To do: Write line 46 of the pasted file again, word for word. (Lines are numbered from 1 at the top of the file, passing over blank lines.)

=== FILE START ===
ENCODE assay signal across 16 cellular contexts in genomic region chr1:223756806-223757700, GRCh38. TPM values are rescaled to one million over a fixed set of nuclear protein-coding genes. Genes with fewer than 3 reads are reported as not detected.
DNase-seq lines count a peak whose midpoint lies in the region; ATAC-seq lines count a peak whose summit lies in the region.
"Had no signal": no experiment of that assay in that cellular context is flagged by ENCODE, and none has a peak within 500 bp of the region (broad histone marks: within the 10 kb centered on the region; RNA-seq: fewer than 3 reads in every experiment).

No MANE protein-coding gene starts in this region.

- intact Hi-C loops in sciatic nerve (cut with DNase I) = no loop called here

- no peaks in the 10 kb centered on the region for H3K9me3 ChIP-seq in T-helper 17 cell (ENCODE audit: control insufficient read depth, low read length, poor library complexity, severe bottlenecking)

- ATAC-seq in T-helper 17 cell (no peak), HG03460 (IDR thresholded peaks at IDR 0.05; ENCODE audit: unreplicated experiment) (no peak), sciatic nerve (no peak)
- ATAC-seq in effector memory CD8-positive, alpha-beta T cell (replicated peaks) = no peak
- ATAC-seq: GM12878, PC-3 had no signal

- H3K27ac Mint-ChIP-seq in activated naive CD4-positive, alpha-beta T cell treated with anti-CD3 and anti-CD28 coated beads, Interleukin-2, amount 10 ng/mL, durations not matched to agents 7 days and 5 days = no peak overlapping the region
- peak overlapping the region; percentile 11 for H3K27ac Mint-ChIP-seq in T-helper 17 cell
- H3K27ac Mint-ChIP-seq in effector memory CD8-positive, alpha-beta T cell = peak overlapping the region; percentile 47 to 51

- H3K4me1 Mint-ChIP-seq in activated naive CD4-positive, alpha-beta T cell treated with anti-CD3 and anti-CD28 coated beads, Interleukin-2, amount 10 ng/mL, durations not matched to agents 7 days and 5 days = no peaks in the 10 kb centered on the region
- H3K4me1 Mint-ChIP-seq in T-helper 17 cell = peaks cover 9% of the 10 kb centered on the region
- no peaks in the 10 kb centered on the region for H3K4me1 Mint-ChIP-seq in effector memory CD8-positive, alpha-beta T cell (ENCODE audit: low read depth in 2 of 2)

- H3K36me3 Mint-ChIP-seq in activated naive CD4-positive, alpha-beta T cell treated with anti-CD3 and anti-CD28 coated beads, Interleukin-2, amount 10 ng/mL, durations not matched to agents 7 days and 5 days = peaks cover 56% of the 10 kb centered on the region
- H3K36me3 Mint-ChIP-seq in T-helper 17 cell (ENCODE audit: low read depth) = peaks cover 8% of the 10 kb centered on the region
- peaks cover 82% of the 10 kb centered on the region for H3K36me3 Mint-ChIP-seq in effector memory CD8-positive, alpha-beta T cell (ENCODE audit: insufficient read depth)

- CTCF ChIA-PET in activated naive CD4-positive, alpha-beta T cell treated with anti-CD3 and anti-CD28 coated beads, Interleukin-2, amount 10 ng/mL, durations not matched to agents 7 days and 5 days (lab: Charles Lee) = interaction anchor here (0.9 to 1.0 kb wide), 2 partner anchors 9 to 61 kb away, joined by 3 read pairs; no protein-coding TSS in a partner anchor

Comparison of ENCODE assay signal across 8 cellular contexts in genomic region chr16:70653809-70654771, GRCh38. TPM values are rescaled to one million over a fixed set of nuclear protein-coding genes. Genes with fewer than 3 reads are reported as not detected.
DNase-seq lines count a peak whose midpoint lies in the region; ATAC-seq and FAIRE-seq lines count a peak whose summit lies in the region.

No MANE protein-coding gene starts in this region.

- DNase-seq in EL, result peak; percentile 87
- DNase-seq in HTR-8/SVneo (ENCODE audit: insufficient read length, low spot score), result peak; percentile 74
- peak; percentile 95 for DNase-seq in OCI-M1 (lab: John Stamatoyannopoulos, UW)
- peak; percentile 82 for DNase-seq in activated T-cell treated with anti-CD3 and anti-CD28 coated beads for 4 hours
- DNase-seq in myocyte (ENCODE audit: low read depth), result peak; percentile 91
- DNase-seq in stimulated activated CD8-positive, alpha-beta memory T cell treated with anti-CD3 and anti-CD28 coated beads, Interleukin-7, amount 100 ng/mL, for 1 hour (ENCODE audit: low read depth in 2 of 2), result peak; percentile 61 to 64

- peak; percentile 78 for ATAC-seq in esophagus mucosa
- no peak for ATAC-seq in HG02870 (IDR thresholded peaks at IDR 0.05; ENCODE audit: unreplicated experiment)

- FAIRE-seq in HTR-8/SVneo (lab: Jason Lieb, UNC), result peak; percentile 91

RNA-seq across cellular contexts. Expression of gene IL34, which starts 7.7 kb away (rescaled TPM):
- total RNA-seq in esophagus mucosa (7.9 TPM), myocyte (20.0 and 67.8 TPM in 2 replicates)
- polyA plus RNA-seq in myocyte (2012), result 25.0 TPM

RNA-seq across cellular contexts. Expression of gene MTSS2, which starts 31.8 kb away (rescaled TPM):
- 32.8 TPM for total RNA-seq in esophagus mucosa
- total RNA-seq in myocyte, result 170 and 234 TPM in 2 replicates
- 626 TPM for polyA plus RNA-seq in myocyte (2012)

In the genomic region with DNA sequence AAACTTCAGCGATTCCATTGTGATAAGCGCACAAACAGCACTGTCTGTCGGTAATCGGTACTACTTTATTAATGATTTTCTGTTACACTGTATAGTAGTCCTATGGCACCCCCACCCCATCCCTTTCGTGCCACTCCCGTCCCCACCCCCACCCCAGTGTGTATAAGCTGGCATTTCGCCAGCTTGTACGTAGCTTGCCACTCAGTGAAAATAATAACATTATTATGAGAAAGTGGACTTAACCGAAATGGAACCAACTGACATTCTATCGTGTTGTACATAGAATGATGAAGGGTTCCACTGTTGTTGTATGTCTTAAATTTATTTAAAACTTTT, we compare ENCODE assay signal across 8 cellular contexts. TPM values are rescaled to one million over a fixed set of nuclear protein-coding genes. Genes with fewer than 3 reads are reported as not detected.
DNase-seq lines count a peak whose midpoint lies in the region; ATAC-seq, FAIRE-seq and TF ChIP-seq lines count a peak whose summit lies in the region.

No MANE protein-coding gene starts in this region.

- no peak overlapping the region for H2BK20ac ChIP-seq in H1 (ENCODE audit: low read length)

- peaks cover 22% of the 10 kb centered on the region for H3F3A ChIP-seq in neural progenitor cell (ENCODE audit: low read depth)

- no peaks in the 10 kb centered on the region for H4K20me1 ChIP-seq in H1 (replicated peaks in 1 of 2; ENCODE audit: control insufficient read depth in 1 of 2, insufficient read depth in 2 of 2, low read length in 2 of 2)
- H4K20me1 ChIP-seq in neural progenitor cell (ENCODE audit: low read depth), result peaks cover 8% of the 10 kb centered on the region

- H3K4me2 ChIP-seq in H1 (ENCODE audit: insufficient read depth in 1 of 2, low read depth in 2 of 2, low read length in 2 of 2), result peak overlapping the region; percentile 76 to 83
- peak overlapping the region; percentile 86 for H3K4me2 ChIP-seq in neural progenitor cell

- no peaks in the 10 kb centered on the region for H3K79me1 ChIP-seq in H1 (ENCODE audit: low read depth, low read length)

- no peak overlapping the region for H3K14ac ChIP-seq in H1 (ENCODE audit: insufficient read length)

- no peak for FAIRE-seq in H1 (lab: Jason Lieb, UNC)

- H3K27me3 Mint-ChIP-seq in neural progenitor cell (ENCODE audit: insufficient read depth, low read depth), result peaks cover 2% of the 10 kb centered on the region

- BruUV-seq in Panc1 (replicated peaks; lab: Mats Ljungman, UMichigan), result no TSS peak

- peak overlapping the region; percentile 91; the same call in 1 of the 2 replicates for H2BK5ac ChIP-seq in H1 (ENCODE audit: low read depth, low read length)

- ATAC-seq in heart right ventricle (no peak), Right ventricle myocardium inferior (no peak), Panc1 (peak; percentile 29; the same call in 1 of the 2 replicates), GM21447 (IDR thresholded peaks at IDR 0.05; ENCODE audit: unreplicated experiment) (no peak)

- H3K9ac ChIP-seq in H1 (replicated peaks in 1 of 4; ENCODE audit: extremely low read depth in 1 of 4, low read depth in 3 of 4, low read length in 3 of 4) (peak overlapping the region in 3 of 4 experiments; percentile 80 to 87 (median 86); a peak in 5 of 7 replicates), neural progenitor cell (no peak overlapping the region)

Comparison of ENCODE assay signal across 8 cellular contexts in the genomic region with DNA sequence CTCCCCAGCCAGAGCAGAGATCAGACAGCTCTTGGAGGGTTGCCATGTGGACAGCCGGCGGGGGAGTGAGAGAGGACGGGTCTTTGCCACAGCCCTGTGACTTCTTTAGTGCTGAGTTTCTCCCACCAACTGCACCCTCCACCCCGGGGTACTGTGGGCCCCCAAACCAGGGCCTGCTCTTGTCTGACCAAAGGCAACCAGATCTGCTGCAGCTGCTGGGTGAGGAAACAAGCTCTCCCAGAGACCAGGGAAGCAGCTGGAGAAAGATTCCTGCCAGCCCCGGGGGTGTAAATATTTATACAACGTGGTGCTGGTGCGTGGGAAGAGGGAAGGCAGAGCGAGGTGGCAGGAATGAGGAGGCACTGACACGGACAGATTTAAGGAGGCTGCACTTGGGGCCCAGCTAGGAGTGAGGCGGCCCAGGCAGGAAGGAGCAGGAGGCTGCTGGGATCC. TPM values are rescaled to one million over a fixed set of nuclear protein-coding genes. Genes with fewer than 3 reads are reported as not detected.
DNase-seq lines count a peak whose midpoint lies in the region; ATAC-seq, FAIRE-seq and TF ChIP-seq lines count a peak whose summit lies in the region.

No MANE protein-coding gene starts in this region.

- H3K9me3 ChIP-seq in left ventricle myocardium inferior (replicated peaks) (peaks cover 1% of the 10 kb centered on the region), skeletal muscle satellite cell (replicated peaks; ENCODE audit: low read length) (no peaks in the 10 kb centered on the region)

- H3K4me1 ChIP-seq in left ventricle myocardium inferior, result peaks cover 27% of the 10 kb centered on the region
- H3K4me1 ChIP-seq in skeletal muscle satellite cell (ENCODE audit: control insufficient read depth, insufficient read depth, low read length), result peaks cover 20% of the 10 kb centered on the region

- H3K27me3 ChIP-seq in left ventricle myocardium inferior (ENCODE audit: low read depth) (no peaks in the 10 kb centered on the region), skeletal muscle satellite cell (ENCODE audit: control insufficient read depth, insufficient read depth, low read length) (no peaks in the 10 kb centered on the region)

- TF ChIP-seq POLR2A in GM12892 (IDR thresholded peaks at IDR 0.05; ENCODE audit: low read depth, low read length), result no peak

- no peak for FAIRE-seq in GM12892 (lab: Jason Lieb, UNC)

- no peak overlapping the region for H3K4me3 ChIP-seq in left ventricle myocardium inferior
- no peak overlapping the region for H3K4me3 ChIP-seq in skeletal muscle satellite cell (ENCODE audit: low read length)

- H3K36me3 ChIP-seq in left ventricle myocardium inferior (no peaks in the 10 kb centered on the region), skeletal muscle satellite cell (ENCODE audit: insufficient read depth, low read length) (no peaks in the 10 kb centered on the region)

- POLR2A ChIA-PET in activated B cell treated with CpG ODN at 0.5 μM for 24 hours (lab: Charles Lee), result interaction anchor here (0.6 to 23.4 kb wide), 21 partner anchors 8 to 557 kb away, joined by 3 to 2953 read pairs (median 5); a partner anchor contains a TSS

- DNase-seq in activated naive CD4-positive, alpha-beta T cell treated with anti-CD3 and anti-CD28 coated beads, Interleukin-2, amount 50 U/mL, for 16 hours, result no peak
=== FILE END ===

- H3K4me2 ChIP-seq in H1 (ENCODE audit: insufficient read depth in 1 of 2, low read depth in 2 of 2, low read length in 2 of 2), result peak overlapping the region; percentile 76 to 83